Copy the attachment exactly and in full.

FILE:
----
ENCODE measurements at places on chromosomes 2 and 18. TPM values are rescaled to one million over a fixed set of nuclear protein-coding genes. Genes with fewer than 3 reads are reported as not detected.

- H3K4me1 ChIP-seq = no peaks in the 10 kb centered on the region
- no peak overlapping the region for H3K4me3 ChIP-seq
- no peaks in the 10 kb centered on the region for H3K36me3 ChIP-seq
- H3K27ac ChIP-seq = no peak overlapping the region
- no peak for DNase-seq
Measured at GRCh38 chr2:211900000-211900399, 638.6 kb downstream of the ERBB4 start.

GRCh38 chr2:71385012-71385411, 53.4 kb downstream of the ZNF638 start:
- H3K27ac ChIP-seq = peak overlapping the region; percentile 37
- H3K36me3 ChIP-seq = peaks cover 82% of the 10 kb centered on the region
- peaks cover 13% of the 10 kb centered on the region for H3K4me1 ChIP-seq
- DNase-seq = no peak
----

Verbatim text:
ENCODE measurements at places on chromosomes 2 and 18. TPM values are rescaled to one million over a fixed set of nuclear protein-coding genes. Genes with fewer than 3 reads are reported as not detected.

- H3K4me1 ChIP-seq = no peaks in the 10 kb centered on the region
- no peak overlapping the region for H3K4me3 ChIP-seq
- no peaks in the 10 kb centered on the region for H3K36me3 ChIP-seq
- H3K27ac ChIP-seq = no peak overlapping the region
- no peak for DNase-seq
Measured at GRCh38 chr2:211900000-211900399, 638.6 kb downstream of the ERBB4 start.

GRCh38 chr2:71385012-71385411, 53.4 kb downstream of the ZNF638 start:
- H3K27ac ChIP-seq = peak overlapping the region; percentile 37
- H3K36me3 ChIP-seq = peaks cover 82% of the 10 kb centered on the region
- peaks cover 13% of the 10 kb centered on the region for H3K4me1 ChIP-seq
- DNase-seq = no peak